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The UK government’s new film tax relief is working well, keeping the UK competitive and supporting the growth of a thriving film sector, according to a new report.
As a result of the tax incentives, the UK is expected to attract around 11% of global film production over the period to 2010 with inward investment rising to about GBP800 million by then, the report by Oxford Economics, published on Monday, has predicted.
In 2006, the UK film industry contributed GBP4.3 billion to the British economy including revenues made via employment, production and servicing through to profits from worldwide exploitation, exports, merchandising and UK tourism, the report revealed.
New tax relief provisions for the production of British cinema films, which replaced the old 'Section 48' incentives, were introduced by Finance Act 2006. In guidance released in May 2007, HM Revenue and Customs said that the film tax regime builds on new rules for calculating the profits and losses of film production companies for tax purposes. These new rules, like the ones that they replaced, apply to all film production companies. The relief is aimed directly at film production companies and is not available to those whose only involvement in film making is confined to providing or arranging finance.
In order to qualify, a film must meet three conditions. It must: be made to be shown commercially in cinemas; be certified as British either because it is an official co-production or because it satisfies a new cultural test administered by the Department for Culture Media and Sport; and incur at least 25% of its total production expenditure on film making activities in the UK.
British films costing GBP20 million (US$40 million) or less are eligible for an additional tax deduction of 100% of qualifying UK expenditure and to surrender losses in exchange for a cash payment of 25%, amounting to a benefit worth at least 20% of qualifying production costs. Other British films receive an additional deduction of 80% of qualifying UK expenditure and are able to surrender losses in exchange for a cash payment of 20%, amounting to a benefit worth typically 16% of qualifying production costs.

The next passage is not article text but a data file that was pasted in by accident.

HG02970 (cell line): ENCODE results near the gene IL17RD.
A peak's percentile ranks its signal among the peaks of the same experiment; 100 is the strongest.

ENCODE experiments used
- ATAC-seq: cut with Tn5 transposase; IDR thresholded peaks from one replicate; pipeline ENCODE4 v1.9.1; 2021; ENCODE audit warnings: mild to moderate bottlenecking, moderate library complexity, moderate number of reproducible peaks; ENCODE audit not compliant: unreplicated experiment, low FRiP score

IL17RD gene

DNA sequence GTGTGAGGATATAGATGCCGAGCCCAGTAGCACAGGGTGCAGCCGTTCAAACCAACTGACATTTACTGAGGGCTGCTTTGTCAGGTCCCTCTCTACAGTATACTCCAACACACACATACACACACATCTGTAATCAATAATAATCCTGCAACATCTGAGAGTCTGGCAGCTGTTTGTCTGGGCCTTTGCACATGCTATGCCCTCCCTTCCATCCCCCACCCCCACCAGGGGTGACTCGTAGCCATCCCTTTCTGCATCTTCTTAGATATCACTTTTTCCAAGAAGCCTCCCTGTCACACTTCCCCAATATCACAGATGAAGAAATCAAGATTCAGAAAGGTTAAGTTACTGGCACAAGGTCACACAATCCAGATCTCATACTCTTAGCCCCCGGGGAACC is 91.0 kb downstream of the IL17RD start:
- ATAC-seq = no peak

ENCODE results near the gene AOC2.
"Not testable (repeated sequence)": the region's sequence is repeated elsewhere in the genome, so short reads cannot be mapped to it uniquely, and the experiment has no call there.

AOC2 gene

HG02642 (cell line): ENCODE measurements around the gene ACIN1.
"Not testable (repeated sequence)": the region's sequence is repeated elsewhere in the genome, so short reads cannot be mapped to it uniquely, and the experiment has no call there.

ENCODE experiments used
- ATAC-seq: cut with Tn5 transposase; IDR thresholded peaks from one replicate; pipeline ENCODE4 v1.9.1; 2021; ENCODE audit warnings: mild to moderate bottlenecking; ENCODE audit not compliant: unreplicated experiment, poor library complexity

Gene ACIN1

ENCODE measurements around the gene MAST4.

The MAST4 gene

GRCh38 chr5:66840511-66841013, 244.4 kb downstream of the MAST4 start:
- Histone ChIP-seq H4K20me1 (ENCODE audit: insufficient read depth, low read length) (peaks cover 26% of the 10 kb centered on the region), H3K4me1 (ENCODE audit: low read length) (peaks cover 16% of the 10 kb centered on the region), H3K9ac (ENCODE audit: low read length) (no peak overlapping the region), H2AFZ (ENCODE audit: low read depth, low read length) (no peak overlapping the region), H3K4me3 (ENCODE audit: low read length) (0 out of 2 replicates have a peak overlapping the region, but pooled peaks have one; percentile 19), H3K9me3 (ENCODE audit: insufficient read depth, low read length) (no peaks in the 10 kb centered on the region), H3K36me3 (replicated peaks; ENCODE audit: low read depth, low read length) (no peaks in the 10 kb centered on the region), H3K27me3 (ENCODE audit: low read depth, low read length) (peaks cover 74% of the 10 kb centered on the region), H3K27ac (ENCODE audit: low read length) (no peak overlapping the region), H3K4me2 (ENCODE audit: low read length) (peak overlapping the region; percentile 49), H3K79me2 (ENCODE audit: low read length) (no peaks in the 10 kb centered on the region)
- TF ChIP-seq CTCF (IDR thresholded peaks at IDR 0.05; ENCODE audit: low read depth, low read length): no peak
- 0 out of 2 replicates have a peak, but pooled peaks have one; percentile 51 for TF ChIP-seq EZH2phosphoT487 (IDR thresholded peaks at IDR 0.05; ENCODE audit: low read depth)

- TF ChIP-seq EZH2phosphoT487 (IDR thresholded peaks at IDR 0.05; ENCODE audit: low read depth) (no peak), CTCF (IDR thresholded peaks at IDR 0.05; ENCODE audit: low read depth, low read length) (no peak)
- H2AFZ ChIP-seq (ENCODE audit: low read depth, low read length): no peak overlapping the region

The new rules apply to films which commenced principal photography on or after 1 January 2007 and to films starting principal photography before 1 January 2007, but uncompleted then.
Commenting on the findings, John Woodward, Chief Executive Officer of the UK Film Council, stated: “This new report shows that the UK film industry is a major contributor to the UK economy making films that UK and international audiences want to see and generating financial and cultural benefits. Thanks to our world class film facilities and phenomenal skills and talent, backed by Government and industry investment, the British film industry is strong and primed for further growth."
Ivan Dunleavy, Chief Executive of Pinewood Shepperton plc noted: "The UK is increasingly seen as a creative hub and one of the few worldwide centres of excellence. This position will be strengthened over the coming years given its commitment to training, innovation, capital investment and infrastructure. The Oxford Economics report demonstrates clear and irrefutable evidence of the tangible benefits that UK film and the creative industries as a whole bring to the economy."A comprehensive report in our Intelligence Report series examining tax-sheltering arrangements for investors, including Venture Capital, Forest Finance, Film Finance, is available in the Lowtax Library at http://www.lowtaxlibrary.com/asp/subs_reports.asp and a description of the report can be seen at http://www.lowtaxlibrary.com/asp/description_report5.asp
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